I don’t know whether I’m more offended as a vegetarian or as someone who is anti-superstition.
The 2010 World Cup — arguably the biggest sporting event in the world — is set to take place in South Africa.
So what are South African leaders doing to prepare the stadiums for competition?
South African traditional leaders plan to perform ritual animal slaughters to bless stadiums for the 2010 World Cup tournament ahead of the start of the showcase event next June, they said on Friday.
Zolani Mkiva, chairman of the Makhonya Royal Trust, a grouping responsible for co-ordinating cultural activities, said the tournament, the first to be held in Africa, needed to be blessed in true “African style.”
“We must have a cultural ceremony of some sort, where we are going to slaughter a beast (cow),” said Mkiva.
“We believe that from the start we’ve got to do things in accordance with our own traditions,” Mkiva said.
Even if this is part of their culture, screw their traditions. How does animal sacrifice do anything for the soccer match? What does it mean to bless the stadium, anyway? Is someone afraid it’s going to collapse?
I suppose we can be thankful that their traditions don’t involve human sacrifice and female circumcisions…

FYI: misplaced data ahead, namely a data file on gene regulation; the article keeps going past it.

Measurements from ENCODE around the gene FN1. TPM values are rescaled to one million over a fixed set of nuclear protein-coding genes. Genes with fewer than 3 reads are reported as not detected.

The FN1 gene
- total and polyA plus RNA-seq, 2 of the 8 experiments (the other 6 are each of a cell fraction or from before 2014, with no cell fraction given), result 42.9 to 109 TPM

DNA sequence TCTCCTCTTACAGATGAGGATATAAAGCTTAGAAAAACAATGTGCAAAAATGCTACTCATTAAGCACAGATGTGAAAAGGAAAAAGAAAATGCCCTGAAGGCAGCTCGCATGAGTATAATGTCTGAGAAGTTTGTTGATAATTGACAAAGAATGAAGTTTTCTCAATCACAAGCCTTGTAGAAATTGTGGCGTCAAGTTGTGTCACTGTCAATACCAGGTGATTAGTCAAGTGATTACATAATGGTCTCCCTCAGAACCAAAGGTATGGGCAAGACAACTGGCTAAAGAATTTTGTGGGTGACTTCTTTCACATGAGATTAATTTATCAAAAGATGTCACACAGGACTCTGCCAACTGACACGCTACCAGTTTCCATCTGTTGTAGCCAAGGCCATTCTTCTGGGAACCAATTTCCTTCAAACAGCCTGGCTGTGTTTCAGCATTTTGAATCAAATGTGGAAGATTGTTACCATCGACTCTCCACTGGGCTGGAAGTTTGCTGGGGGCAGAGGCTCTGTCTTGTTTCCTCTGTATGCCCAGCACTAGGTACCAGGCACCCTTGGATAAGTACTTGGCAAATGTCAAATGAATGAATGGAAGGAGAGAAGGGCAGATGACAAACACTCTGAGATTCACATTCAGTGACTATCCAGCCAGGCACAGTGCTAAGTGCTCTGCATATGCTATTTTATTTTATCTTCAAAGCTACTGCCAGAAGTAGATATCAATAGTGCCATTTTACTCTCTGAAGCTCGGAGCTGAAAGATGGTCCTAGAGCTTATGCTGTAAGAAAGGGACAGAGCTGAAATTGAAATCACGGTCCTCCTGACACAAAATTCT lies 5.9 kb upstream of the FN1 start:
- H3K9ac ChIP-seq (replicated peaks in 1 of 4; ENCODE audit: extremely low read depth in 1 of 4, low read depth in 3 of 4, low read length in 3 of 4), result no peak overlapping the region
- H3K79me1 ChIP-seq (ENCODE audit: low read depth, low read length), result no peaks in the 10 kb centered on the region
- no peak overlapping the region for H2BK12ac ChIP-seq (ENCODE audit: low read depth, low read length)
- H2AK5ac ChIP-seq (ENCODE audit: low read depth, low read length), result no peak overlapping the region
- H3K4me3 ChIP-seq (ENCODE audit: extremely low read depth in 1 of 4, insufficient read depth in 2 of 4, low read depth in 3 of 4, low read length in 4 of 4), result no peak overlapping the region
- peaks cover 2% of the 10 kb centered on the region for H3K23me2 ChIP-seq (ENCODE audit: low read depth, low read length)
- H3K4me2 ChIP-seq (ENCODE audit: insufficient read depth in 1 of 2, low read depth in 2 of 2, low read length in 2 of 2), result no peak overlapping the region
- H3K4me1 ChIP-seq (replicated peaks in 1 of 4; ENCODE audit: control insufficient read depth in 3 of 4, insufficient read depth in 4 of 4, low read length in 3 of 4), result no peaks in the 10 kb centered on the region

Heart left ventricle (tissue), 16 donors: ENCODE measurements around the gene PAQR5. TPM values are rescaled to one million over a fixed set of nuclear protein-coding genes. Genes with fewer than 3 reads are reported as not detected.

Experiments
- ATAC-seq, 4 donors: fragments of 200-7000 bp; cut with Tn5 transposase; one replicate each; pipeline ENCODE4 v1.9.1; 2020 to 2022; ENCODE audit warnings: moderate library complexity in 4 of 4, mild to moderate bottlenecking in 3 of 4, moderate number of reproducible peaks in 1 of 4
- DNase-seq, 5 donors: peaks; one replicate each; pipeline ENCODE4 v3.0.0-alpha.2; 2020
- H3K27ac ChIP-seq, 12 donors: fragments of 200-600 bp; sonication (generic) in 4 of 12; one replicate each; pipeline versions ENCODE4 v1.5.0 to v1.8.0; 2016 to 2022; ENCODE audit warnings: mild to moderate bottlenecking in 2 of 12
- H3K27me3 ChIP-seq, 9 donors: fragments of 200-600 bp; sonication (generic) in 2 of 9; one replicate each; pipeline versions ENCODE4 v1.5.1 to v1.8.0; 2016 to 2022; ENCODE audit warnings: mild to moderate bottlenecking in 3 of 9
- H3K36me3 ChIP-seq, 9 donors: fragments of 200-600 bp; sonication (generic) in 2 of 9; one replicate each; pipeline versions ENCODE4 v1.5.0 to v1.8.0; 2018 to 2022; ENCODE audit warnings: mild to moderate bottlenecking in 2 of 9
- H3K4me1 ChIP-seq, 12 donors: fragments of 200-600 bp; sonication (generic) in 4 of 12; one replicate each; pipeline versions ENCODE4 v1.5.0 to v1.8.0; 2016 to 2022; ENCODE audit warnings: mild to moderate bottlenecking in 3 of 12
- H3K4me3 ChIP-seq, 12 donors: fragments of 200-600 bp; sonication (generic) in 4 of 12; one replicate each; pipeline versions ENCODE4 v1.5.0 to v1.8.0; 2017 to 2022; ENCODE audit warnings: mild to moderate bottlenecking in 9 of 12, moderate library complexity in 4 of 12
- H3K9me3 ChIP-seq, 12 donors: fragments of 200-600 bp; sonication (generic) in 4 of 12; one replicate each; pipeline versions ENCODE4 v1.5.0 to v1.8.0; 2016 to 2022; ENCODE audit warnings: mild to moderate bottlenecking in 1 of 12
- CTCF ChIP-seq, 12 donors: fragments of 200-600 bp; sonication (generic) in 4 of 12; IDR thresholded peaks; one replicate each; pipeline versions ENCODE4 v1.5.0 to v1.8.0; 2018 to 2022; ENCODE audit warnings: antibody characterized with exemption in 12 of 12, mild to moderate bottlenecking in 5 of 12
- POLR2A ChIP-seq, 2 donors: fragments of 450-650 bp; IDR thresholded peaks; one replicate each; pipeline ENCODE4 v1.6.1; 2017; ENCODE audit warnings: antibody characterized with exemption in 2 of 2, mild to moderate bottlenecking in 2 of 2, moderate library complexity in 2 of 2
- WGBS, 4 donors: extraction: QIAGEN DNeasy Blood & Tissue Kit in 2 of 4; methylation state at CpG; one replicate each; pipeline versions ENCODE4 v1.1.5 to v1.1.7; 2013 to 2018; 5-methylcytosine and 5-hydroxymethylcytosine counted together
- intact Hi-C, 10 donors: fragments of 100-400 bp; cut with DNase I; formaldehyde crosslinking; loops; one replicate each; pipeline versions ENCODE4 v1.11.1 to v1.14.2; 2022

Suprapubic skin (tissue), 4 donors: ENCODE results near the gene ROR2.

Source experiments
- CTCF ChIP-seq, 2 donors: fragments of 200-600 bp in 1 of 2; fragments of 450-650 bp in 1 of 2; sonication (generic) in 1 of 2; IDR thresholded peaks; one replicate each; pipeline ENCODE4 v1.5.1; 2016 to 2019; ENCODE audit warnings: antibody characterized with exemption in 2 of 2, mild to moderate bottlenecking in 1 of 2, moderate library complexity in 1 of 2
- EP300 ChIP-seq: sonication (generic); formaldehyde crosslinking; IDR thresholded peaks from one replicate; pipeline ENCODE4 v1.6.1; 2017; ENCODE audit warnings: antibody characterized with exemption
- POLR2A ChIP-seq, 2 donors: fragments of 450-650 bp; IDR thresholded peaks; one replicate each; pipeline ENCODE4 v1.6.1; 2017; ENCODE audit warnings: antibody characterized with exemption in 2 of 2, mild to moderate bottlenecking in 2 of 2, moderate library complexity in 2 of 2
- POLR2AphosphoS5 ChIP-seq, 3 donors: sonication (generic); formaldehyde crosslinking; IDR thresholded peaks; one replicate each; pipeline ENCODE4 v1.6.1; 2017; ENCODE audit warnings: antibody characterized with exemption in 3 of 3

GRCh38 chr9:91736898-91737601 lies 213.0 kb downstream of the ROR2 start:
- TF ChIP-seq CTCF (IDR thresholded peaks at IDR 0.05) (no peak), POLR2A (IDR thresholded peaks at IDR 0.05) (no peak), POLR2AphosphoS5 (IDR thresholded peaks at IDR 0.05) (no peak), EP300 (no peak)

Omri Ceren at Vagabondish doesn’t see how this makes any sense either:
When people arbitrarily select which indigenous traditions they’re going to highlight for outsiders, that’s a choice. We’re not talking about religion here. We’re talking about a bloody manufactured spectacle across 10 soccer stadiums –- both soccer and stadiums already being a departure from Africa’s “own traditions” –- done to emphasize “style.”
Personally, I don’t think it’s any different from religion. It’s superstitious ritual that has no actual effect on the stadium (or the world).
I hope the World Cup Local Organizing Committee has the good sense to put a stop to this before it gets anywhere.
If you’re not convinced how ridiculous this is, Grahame L. Jones of the LA Times suggests how this scenario would look in another part of the world:
Imagine that it is 1994 again and that the opening game of the World Cup is about to take place at Soldier Field in Chicago.
Or perhaps it’s the first game at the Rose Bowl in Pasadena, or at the Cotton Bowl in Dallas, or at any of the other six venues used during the ’94 tournament.
Now, imagine the crowds outside the stadium, the fans in a festive and anticipatory mood, children among them. Now imagine a cow being led on a rope to a designated spot outside the stadium and having its throat cut and its blood drained as part of the pregame ritual.
Unthinkable? You bet. Sickening? Absolutely.
It wouldn’t be allowed here and it shouldn’t be allowed there.
(Thanks to Donna for the link)